My letter from the psychiatrist arrived, so I now officially have an appointment on Thursday! It’s annoyingly at lunch time, which means I will go to work in the morning, come home at noon and go to my appointment, but – unless it’s over very quickly (which has happened to me before with NHS psychiatrists who just want to ‘process’ their patients ASAP) – I won’t be able to go back to work in the afternoon because by the time I get into town, it will practically be time to come back. As I’m paid hourly, that is a financial loss, but to postpone the appointment would have meant waiting until January for another one.
On the whole I felt better today. I got through over 130 records at work, which is an improvement on most of last week. I think I mostly got through the morning by thinking about whether I could own guinea pigs in the back of my mind while working; in the afternoon I was a bit more down and began to doubt whether I could keep them and whether my parents will agree to my getting them (thus far Mum has cautiously expressed abstract approval and Dad has said nothing at all). I’m glad that my rabbi mentor thinks that my owning a pet is “a wonderful idea” as, while he’s not infallible, he is usually right and he makes me feel a bit more confident that this isn’t a crazy idea. We’re not really a pet-owning family, though, and I don’t think my parents really understand why this idea has suddenly gripped me.
Reading The Complete Guide to Asperger’s Syndrome at lunch brought me down a little, as I worry again that I won’t be diagnosed on the autistic spectrum – or with anything else unexpected – and will be left floating again with treatment-resistant depression and no help from the NHS other than drugs. I feel there must be something going on other than pure unipolar depression, but I’m not a psychiatrist and I don’t know what it might be, other than guessing at autism or trauma. But I’ve been wrong about things like this before. I wish I had a psychiatrist I trusted and knew well, but the NHS doesn’t work like that. I had one for a while, but only because she broke the rules by continuing to see me. She thought I was autistic, but didn’t give me an official diagnosis and I think she came to see me as a frustrating problem patient. She certainly seemed to stop listening to me after a while.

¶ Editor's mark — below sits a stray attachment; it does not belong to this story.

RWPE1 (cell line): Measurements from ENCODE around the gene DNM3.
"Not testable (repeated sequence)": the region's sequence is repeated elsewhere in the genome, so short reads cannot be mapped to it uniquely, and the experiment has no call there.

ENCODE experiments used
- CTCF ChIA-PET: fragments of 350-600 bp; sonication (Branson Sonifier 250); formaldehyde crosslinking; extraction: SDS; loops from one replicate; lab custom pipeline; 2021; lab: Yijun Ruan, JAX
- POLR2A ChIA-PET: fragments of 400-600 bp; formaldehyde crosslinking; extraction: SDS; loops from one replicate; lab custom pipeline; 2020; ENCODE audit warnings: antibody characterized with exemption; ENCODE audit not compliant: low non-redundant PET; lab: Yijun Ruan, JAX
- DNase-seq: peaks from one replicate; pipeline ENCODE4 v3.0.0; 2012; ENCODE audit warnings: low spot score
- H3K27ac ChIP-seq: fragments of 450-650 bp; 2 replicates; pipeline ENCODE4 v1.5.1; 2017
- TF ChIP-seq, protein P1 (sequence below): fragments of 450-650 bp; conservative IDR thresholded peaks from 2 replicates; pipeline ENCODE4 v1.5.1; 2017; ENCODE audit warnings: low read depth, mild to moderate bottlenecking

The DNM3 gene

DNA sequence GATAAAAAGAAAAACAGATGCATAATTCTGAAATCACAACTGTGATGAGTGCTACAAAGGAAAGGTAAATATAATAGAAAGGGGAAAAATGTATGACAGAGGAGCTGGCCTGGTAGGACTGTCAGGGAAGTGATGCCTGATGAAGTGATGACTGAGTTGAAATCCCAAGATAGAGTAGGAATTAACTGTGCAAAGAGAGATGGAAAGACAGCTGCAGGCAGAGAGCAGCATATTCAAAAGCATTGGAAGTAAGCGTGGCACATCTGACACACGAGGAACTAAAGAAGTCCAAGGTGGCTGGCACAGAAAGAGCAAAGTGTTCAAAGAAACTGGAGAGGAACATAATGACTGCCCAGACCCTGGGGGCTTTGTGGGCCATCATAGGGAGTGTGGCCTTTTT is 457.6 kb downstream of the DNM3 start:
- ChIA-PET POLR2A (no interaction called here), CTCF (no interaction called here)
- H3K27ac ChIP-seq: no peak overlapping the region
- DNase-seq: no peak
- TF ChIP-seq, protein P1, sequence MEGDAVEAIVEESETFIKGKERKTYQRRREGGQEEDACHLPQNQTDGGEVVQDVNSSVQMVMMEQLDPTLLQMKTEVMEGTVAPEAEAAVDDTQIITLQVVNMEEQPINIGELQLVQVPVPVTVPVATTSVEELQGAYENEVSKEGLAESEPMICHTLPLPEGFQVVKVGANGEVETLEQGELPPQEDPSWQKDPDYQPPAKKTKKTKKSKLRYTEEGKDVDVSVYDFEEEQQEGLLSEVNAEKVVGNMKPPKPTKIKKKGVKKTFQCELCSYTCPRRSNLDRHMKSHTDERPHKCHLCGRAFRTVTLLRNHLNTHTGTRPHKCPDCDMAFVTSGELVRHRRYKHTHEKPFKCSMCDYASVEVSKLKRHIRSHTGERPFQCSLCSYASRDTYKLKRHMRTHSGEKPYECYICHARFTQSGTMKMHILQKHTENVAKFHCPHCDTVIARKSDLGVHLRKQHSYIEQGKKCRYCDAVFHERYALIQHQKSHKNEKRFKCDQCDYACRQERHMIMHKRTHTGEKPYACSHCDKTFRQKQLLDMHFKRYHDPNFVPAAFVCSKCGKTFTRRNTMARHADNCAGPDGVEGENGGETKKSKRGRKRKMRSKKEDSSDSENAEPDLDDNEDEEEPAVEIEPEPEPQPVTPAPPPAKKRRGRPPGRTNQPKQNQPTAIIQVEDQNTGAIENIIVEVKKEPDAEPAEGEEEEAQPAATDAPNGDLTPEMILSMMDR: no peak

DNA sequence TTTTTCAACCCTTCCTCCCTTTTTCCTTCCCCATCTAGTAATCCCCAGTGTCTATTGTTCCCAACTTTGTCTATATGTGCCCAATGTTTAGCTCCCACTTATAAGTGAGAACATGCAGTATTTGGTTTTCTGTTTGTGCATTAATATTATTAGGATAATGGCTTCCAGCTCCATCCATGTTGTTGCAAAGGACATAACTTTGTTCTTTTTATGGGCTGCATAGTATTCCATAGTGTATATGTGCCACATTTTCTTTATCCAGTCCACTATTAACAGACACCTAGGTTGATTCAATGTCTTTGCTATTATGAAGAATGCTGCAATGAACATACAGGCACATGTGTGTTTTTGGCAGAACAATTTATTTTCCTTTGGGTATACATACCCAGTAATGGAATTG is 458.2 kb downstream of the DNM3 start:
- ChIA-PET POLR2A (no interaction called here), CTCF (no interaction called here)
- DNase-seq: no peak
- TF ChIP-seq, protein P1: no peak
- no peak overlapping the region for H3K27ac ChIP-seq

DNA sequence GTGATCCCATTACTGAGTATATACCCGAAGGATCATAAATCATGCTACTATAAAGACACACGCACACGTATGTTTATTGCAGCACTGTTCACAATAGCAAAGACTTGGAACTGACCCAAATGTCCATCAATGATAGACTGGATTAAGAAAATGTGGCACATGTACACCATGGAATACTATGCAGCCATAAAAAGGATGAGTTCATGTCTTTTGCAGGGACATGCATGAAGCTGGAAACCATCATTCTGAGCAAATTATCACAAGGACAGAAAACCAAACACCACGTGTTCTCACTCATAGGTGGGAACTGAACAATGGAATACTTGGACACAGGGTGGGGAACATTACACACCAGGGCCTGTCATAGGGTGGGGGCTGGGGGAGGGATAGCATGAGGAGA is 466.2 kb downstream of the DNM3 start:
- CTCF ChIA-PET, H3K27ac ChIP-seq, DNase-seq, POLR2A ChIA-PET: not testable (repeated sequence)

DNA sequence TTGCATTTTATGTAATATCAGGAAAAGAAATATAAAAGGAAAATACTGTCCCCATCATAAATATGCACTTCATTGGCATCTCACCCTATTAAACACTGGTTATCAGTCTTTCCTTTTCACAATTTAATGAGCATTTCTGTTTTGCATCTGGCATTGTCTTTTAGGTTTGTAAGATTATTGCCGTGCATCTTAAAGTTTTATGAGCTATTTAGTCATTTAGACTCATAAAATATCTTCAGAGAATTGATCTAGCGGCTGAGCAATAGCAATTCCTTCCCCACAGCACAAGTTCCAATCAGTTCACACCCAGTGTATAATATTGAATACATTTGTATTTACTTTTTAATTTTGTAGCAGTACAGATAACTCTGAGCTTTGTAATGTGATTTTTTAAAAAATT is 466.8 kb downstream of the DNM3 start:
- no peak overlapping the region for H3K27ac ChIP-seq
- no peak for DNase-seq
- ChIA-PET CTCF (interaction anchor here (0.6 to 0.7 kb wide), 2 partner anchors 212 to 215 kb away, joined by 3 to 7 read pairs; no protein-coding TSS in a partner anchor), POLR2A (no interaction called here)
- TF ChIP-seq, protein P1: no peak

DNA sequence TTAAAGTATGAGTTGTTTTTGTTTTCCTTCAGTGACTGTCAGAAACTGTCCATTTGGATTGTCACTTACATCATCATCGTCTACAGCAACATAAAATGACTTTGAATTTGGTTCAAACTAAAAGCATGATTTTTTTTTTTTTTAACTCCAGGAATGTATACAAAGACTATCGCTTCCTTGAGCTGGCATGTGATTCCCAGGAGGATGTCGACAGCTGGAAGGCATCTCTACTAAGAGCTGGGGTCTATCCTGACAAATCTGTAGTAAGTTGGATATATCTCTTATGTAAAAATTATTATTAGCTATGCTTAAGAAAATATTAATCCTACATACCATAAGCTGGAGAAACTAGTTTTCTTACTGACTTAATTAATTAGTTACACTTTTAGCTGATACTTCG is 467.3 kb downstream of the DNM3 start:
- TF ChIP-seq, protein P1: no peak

On the way home I felt a bit more down, probably from tiredness and hunger. I found myself thinking of the wave of recent engagements of people doubtless ten or more years younger than me in my community. While I try to be open to the idea that there might possibly be someone female out there of compatible age, religious outlook and personality who can at least tolerate my geekiness, borderline autism, social anxiety and depression, however improbable that seems, it is difficult to imagine how I could ever meet her and get talking to her. I know someone who insists that there is nothing proactive whatever one can do to get married; it is completely up to God when and how you will meet your mate, but you will meet eventually. I find this hard to accept. Some people simply don’t get married and, in any case, in Judaism we are supposed to be proactive with our lives, at least up to a point (she accepted proactivity only in accepting arranged dates, but, as I’ve said, people aren’t arranging dates for me). In any case, without a well-paying job that would let me support a family, talk of marriage seems pointlessly premature. And without finding out what is wrong with me and finding a way of coping with it, it seems unlikely that I will ever manage much in the way of a career. I guess this is the problem: that my issues are interlinked and it’s impossible to deal with one at a time.
Well, I seem to have brought myself down pretty well now. I’m very tired and still somewhat hungry even after dinner. I want to go for seconds, but I’ve put on a huge amount of weight on clomipramine and am wary of eating too much. Life can be very frustrating. I fear I’m going to turn into the male equivalent of a crazy cat lady.